the posts or terminalsA ofthe start 'block D .are connected to a terminal M of the secondarywinding of a transformer which delivers alternating current at a safe voltage V,the terminal P of a device Q supplied from the midpoint'of the secondary winding delivering pulsating current at a voltage V/2. The terminals A of the finish block E are connected to the other side N of the ing the role of a common point of a reference for the two sources of signalling alternating current Vat terminal M and pulsating current V/2 at terminal P at which point the terminals or post B of the start block D are connected. The posts B of the finish block C are not connected but are left floating. On both the start and finish terminal blocks, the terminal C is provided for the connection of the. stripped end of a conductor F of a pattern harness.

- FIG. 1 further schematically depicts the principle of the marking and the signalling system of the instant in-' vention by indicating the three successive stages necessary to effect a connection for any of the conductors of the wiring harness to 'be manufactured, which conductors are not illustrated for reasons of clarity.

The ends of a conductor F of the pattern harness are connected to the post C of the start block and to the finish block E assigned to theparticularconductor. The change-over switches I would therefor be in the position indicated in the upper part of the drawing and the two pilot lamps L are then energized in series through conductor F with alternating current having a voltage V which would be twice their normal voltage. Accordingly, both lamps L would emit a continuousluminous signal and a mere glance by the operator would be sufficient to ascertain that all start and finish blocks are'lit when work is commenced, the non-lighting of a corresponding pair of lamps indicating either that one of the lamps'is burned out, or that one of the connections of the wires F ofthepattern harness is broken.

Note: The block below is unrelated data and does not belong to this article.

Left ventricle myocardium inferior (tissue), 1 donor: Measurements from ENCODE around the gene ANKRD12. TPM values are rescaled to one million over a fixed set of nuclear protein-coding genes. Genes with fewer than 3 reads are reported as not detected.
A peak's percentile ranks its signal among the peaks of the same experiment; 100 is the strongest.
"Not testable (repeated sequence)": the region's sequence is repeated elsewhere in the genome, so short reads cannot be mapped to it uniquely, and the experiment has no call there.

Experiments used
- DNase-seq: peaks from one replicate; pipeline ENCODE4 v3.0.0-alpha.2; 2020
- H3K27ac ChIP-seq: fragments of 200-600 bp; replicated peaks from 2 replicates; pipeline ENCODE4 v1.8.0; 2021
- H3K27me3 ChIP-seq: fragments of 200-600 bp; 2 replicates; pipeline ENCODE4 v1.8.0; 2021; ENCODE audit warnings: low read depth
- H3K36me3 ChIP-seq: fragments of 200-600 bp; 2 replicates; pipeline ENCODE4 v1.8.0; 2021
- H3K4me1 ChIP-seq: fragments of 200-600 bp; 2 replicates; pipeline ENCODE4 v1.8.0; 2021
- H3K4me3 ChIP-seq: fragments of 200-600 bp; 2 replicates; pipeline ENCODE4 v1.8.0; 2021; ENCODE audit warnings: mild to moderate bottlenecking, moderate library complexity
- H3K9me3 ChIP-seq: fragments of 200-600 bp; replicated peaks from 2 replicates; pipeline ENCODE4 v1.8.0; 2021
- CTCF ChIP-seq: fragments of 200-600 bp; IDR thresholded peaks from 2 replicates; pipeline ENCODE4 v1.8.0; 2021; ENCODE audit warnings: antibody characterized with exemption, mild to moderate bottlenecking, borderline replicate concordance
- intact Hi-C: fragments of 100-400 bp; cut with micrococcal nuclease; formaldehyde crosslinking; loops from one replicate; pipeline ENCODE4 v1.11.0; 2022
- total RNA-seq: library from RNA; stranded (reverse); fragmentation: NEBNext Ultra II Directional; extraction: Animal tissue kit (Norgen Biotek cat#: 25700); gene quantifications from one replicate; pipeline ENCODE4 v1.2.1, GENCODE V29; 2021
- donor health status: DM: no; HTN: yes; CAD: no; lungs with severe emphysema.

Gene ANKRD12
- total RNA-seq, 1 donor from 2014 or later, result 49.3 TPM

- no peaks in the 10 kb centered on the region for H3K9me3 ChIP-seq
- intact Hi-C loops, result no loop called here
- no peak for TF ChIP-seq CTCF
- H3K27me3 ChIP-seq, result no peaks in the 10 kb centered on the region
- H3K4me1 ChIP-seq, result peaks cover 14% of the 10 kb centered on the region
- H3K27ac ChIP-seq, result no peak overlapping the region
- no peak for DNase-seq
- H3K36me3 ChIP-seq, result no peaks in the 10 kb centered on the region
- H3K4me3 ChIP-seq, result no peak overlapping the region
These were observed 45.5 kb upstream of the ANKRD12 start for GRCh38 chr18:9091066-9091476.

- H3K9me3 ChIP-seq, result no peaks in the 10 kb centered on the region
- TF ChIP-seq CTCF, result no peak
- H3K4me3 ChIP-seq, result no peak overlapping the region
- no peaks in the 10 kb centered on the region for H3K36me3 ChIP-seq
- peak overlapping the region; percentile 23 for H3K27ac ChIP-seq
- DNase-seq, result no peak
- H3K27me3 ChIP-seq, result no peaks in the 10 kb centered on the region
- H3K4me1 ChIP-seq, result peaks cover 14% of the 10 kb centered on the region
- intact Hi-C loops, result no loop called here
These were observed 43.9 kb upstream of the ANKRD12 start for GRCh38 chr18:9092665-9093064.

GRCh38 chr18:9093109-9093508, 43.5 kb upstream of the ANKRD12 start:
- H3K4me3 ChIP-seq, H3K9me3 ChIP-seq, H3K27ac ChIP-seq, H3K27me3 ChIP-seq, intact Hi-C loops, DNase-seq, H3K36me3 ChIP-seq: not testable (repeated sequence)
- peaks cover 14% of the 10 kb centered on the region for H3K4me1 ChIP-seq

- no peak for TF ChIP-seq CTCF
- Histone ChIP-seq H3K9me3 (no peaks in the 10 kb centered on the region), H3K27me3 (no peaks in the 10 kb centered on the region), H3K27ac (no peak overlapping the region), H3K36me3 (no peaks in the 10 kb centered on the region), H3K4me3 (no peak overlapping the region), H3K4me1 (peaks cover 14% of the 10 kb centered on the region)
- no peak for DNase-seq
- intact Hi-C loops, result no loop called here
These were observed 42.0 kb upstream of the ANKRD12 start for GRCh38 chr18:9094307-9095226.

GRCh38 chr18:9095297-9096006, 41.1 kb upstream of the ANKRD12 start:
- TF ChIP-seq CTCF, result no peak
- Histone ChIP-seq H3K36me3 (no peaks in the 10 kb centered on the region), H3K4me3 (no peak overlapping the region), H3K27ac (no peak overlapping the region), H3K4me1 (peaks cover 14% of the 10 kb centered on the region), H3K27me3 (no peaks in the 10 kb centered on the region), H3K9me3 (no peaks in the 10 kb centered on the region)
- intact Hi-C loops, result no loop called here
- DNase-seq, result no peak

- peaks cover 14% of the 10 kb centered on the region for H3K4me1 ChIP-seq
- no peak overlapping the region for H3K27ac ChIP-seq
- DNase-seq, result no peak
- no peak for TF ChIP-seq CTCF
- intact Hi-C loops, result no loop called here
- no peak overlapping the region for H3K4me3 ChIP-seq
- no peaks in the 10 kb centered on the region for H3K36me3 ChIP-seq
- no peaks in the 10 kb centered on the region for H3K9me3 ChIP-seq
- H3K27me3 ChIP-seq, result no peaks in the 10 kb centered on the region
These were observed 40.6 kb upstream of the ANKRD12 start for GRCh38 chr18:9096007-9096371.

Assuming everything to be in orderand that all pilot lamps are lit after placement of the wires F ofthe pattern harness, the operator would begin the work of assembly of the actual harness by inserting one end, either stripped or unstripped, of a conductor of the harness to be manufactured in the gripping device of the corresponding start block D. This would result in the opening of the changeover switch I of this block, which serves to switch off its associated pilot lamp L while the lamp of the corresponding finish block B would be switched over to the pulsating current V/2 from terminal P connected to the midpoint of the transformer winding. Accordingly, the f finish terminal block to which the particular conductor being placed'must now be connected gives a blinking rather than a continuous signal which clearly indicates to the operator the specific end point for the conductor held in his hand. As the operator inserts the free endof'thisconductor-into the grippingdevice of the proper finish block E, the

change-over switch of the finish block E is opened in.